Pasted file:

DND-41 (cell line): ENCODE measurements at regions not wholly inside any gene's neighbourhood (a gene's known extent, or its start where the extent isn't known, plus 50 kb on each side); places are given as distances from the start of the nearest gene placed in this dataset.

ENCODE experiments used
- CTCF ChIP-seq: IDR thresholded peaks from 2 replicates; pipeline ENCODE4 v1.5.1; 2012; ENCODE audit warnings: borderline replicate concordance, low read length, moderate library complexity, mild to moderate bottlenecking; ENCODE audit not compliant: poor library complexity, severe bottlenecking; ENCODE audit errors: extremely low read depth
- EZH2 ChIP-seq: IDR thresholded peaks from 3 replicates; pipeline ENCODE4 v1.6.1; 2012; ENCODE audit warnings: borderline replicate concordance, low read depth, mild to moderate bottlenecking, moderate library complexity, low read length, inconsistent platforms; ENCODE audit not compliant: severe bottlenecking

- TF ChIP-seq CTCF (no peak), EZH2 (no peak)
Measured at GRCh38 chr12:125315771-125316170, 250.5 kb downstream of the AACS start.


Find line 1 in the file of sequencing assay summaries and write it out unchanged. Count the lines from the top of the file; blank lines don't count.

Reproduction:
DND-41 (cell line): ENCODE measurements at regions not wholly inside any gene's neighbourhood (a gene's known extent, or its start where the extent isn't known, plus 50 kb on each side); places are given as distances from the start of the nearest gene placed in this dataset.